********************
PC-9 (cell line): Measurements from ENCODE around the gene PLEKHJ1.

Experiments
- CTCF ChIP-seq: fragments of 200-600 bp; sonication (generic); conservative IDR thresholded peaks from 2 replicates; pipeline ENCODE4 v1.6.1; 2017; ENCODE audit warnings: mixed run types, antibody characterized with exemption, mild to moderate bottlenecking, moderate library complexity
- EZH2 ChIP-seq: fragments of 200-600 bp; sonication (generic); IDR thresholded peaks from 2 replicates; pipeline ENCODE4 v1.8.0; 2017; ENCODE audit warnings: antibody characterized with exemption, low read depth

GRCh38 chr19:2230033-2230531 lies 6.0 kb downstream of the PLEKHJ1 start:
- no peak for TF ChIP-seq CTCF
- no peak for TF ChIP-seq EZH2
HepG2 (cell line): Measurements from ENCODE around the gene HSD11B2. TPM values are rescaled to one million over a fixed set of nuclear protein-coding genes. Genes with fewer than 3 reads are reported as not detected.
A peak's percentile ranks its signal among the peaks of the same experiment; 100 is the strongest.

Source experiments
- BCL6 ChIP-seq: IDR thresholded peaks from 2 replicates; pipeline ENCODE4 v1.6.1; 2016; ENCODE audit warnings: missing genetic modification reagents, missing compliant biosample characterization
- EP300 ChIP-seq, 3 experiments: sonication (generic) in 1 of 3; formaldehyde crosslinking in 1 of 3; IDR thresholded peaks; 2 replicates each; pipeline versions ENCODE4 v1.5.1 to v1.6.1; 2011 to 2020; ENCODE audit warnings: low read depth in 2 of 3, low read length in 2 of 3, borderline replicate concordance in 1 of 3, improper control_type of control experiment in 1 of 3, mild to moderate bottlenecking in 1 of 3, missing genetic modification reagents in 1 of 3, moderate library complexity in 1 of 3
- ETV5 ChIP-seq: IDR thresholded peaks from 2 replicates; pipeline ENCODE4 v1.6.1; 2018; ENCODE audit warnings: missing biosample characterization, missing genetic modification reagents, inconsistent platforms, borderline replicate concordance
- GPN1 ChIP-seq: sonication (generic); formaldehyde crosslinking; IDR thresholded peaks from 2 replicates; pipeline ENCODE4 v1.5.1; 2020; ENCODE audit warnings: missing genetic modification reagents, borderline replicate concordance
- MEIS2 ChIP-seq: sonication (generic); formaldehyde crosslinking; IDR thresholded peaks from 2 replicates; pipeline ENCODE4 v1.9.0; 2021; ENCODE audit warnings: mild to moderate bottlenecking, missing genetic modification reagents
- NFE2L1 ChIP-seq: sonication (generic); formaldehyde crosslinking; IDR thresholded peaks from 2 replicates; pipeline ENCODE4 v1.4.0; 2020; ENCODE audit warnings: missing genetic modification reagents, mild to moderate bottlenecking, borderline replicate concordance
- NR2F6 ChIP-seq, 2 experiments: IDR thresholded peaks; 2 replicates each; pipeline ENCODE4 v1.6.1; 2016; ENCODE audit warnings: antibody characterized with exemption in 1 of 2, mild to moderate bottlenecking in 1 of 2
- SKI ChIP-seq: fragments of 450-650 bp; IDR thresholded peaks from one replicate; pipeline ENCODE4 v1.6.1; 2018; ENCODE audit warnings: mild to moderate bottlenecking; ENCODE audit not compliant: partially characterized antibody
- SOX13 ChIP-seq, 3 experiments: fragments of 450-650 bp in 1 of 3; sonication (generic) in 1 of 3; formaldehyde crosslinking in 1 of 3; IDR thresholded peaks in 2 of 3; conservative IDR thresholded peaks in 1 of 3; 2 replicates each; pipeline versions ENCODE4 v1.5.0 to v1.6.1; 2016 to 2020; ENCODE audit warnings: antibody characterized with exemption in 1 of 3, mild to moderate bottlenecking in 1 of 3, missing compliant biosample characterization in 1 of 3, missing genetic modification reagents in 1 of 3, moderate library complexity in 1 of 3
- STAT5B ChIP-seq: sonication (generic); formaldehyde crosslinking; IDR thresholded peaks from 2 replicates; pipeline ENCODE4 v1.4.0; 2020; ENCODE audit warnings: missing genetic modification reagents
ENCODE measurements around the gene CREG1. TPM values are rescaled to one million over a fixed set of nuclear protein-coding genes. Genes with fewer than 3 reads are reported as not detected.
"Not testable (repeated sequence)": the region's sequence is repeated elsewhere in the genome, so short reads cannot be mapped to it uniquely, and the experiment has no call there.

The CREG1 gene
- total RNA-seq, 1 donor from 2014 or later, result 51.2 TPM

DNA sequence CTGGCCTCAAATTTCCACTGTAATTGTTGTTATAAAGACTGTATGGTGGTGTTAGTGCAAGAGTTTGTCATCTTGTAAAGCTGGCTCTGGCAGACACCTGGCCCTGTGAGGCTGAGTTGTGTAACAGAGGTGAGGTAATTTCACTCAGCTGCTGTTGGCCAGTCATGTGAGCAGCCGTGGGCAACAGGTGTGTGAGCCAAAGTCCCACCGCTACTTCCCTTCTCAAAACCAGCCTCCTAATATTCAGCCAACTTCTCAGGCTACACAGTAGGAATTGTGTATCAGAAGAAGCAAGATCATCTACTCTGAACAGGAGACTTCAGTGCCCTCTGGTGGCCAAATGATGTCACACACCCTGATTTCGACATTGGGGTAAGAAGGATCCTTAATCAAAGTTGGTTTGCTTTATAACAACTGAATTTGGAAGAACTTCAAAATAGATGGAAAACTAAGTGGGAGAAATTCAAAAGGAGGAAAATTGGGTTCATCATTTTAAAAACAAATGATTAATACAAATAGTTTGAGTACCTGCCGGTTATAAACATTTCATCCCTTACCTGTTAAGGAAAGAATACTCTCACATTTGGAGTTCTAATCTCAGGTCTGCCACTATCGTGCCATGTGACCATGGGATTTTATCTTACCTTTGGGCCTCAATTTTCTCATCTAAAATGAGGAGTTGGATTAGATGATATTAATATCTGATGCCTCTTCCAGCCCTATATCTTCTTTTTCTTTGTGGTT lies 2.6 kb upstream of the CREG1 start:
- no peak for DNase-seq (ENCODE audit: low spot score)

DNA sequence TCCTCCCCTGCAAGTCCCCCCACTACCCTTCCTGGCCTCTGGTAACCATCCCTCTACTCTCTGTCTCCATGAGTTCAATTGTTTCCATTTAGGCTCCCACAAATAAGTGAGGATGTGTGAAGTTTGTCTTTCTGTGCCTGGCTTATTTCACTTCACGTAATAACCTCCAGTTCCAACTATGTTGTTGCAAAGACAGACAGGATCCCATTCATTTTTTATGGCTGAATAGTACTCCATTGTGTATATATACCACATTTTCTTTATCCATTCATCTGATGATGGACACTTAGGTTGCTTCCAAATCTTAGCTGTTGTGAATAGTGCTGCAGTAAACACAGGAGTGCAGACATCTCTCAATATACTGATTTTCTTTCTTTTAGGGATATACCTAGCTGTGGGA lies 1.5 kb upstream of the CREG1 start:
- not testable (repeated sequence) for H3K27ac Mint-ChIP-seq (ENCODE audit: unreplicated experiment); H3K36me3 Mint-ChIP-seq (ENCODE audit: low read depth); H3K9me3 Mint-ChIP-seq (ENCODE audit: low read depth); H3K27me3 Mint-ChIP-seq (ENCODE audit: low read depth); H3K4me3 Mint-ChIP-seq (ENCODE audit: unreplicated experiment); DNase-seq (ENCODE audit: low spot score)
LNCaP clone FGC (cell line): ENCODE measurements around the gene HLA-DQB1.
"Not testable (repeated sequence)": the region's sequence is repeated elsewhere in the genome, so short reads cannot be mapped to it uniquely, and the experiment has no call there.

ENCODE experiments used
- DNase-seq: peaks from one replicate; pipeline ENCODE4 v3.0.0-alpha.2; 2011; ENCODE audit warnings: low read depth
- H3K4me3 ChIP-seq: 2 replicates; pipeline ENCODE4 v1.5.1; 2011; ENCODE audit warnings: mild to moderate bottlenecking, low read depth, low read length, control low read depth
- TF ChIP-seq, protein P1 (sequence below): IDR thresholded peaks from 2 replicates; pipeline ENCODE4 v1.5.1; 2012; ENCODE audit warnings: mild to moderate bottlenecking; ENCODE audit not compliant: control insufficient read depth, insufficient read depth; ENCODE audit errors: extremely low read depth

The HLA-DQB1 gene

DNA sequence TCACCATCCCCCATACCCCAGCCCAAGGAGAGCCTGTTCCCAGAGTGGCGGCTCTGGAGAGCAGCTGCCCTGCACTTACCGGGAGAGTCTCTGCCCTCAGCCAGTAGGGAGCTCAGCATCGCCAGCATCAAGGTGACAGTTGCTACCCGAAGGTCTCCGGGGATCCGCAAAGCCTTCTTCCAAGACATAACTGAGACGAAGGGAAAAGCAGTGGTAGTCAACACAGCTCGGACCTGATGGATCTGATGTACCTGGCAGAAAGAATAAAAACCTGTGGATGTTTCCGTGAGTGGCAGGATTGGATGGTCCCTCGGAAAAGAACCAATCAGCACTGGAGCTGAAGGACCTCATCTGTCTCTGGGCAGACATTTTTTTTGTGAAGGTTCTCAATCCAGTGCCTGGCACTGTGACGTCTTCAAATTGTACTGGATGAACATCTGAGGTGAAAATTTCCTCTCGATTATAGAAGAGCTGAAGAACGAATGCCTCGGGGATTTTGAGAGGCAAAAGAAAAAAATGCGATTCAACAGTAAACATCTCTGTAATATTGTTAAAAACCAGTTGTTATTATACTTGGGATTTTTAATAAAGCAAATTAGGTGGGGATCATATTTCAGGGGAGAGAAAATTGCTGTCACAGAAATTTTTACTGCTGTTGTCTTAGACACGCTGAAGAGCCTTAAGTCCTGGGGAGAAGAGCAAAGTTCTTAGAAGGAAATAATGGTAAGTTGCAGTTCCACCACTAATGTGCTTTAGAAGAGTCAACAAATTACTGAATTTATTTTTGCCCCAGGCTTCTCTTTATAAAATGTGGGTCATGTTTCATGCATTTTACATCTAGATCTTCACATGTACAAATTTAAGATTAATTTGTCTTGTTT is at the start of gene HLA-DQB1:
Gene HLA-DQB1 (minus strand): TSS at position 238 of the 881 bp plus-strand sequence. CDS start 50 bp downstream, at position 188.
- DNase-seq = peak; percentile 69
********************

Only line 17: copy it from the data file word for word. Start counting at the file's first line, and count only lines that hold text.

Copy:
- NR2F6 ChIP-seq, 2 experiments: IDR thresholded peaks; 2 replicates each; pipeline ENCODE4 v1.6.1; 2016; ENCODE audit warnings: antibody characterized with exemption in 1 of 2, mild to moderate bottlenecking in 1 of 2